Star Bill Holden (Pike), no longer the pretty-boy Hollywood dandy, looked every bit of his 50 years, his craggy face showing years of hard living and hard drinking. He’s the nails-tough leader of a gang of robbers who get faked out when they hit a town bank.
They escape with the money, but are betrayed by former gang member Robert Ryan (Thornton), who leads the posse against them. Then the shooting and bleeding begins. It’s a great movie that shuns the typical good guy vs bad guy tradition, and allows sympathy for the bad guys, at least until they all die in a hail of bullets. In slow motion, of course.
6. Air Force One (1997) “Get off my plane!”, President James Marshall (Harrison Ford) growls as he strangles murderous Russian hijacker, Ivan (Gary Oldman), and kicks him out of the cargo hold hatch of Air Force One at 10,000 feet. This up-in-the-air film is a nail-biter from the first scenes, when a gang of Russian political extremists take over the aircraft. Ford is the only passenger who escapes from them, and while hiding in the hold, he must figure how to retake Air Force One, all the time knowing his wife and daughter are prisoners in the hands of the hijackers.
He makes contact with Washington and directs U.S. Vice President Kathryn Bennett (Glenn Close) to find ways to foil the hijackers. Bennett is advised by a room full of high-ranking officers to shoot the plane down and sacrifice the President and his family, but she holds out, and is eventually proved right to follow the President’s orders. (Hmmm. Did John McCain see this film and get ideas about a strong, decisive Veep?)
Bennett and the President are faced with the dilemma created by the hijackers when they threaten to kill the passengers one by one until their leader is released from a Russian jail. They must endure the horror when several hostages are murdered during the ensuing drama.
It gets even more dangerous when the hijackers discover the President’s family is aboard, and threaten to kill them unless he surrenders. Of course, there’s a lot of violence and killings, but when was the last time Harrison Ford lost a fight?
7. Aliens (1986) The scene of Sigourney Weaver (Ripley) confronting the drooling monster from space is enough to make us cringe, and the anticipation of more horror keeps this excellent film going until its gory end. We cringe and suffer along with Ripley’s spaceship crew as the monster ravages through, eating and/or impregnating them one by one. This film was so well accepted by the audience, it (and the monster) spawned a whole series of sequels. But none were as surprising and enjoyable as the original.
8. Die Hard (1988) I’m not much of a Bruce Willis fan, because his acting is usually overly macho and cornball, but in this film he does an excellent job as tough Manhattan cop John McClane stuck in a Los Angeles high-rise office building.
While his feats of derring-do sometimes seem to belong in a comic book, his wise-guy attitude and dogged determination to get the bad guys is a pleasure to watch. You know Bruce will win in the end, but he makes you suffer along with him through all kinds of bloody shootings, hanging one bad guy and high-rise defenestration of the boss bad guy, Hans (Alan Rickman).
9. Star Wars (1977) Recently, I went to a one-woman show at UCLA starring the now mature Carrie Fisher, who was the teenage Princess Leia 30 years ago in this first and by far the best of what has become the never-ending Star Wars series. She had some very interesting and scandalous experiences to tell that even the supermarket magazines would never reveal.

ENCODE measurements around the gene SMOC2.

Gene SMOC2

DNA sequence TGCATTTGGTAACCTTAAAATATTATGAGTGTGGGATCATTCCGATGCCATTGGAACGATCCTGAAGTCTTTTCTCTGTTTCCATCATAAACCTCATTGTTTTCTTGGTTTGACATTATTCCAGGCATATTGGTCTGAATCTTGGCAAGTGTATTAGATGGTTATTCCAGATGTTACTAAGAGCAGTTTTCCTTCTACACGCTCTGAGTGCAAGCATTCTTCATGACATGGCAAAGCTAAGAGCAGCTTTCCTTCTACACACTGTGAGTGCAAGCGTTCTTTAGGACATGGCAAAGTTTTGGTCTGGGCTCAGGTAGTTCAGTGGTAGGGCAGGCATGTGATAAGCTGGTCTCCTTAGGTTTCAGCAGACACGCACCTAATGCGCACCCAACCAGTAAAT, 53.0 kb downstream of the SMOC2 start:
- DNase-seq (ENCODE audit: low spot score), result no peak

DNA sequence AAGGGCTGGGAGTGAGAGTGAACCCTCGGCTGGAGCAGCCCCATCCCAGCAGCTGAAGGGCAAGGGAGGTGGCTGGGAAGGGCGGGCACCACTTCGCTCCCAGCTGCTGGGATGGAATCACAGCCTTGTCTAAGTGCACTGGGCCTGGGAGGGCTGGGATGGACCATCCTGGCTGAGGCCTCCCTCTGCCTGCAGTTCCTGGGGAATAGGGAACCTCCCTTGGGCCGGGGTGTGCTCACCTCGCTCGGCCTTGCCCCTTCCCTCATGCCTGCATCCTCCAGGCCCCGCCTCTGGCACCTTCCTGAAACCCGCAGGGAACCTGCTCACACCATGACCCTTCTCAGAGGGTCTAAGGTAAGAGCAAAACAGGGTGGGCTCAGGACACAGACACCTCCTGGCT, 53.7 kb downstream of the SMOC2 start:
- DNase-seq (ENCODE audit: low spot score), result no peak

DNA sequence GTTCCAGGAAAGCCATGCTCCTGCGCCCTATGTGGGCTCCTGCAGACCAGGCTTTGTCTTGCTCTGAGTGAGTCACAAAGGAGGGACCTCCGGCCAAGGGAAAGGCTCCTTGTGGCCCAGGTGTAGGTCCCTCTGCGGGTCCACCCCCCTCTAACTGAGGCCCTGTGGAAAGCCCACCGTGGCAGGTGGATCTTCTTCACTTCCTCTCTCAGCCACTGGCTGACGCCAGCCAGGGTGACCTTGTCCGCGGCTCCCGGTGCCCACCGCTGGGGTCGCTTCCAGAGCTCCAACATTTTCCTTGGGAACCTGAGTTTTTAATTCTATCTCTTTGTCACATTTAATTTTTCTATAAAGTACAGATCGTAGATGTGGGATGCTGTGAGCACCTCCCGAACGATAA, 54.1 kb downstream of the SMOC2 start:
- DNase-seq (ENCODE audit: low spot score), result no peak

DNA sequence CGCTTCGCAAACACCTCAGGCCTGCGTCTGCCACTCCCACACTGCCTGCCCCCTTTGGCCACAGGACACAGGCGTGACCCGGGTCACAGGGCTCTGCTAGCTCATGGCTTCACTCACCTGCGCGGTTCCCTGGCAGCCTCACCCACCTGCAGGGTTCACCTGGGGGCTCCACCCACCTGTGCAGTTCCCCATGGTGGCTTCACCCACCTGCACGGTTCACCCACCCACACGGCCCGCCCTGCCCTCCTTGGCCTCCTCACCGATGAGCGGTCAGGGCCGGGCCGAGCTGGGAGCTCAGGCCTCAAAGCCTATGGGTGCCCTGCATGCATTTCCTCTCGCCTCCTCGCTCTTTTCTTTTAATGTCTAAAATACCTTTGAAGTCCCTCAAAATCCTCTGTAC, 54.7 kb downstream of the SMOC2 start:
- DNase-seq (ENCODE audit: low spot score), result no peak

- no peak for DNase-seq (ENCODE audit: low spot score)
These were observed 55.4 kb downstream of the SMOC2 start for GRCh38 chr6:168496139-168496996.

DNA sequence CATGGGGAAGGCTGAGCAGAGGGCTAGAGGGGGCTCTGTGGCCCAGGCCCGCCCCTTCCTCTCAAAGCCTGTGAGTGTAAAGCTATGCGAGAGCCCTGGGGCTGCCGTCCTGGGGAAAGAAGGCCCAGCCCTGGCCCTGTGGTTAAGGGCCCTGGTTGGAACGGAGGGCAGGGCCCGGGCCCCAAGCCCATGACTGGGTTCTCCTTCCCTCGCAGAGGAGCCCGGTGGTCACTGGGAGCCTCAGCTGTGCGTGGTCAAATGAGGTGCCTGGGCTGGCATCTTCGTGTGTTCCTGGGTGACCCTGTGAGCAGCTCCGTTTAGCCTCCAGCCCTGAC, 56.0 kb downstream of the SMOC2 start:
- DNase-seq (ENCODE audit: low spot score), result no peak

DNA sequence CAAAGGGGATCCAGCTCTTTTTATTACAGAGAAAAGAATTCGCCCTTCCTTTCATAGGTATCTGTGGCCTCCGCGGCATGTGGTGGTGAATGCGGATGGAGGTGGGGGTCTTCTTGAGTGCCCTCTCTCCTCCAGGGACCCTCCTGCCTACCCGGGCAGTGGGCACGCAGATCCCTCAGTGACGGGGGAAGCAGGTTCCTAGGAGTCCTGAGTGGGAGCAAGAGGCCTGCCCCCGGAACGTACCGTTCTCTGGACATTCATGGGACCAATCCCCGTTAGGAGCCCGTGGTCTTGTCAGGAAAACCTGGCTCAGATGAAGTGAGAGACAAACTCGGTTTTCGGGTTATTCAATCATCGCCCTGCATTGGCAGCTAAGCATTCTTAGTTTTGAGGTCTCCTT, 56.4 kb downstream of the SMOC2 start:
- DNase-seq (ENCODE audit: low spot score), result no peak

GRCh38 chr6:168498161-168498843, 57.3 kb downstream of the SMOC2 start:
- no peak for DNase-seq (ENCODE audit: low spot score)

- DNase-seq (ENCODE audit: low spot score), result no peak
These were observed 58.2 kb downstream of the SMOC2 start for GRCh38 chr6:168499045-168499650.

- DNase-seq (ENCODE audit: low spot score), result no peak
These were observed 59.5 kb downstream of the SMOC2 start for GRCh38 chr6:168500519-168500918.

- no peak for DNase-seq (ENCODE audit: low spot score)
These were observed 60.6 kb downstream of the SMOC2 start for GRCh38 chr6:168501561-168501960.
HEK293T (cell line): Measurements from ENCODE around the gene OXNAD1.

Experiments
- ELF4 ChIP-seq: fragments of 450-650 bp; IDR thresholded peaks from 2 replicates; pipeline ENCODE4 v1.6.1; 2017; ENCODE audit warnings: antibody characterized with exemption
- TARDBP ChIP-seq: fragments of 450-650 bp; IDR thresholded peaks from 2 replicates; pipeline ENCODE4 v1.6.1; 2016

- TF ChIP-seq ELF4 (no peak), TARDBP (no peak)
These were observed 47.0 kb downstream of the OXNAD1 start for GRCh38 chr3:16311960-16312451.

By today’s more sophisticated digital imaging and other animation advances, the original Star Wars looks a bit dated. However, the great film still provide some soaring entertainment whenever I see reruns on TV. Of course, Mark Hamill, who starred as Luke Skywalker, quickly faded into Hollywood oblivion, while the relatively minor character of Han Solo propelled Harrison Ford into movie superstardom, where it seems every role he played thereafter was just another casually heroic Han, including my other favorite he’s in, “Air Force One”.
Alec Guinness added his Shakespearean voice and image in his role as the wise Obi-Wan Kenobi who recited the deathless line, “May the Force be with you”, which sounded profound coming from him, but never made much sense to me. I also admired the now late Sir Alec for his very wise decision to take some relatively small investment points in the movie instead of a salary, and pocketed millions.
10. Letters From Iwo Jima (2006) This is an absolute masterpiece from Clint Eastwood, who concurrently directed “Flags of Our Fathers”. That film, which was released a year before “Letters”, was about the suddenly-famous Marines who raised the flag on Mount Suribachi during the invasion of Iwo Jima. The story follows the survivors as they are exploited back in the U.S. by the military and politicians, and their resentment as they’re paraded around selling war bonds. It was a great film, and looked sympathetically into the lives of the Marines who appeared in the immortal flag-raising picture. However, for this old World War II Navy guy, as difficult as it was to overcome memories and prejudice, I believe “Letters” is the better film.
It wasn’t that much better than the excellent “Flags”, because they were both superb films. But it was more intriguing because it portrayed the ordinary WWII Japanese soldier facing certain death as the Marines storm ashore with overwhelming force. This is a terrible, but believably honest war story told from the perspective and in the language of the Japanese defenders. Viewers must read English titles, except in one poignant scene when an English-speaking, sympathetic Japanese officer talks with a dying Marine captive.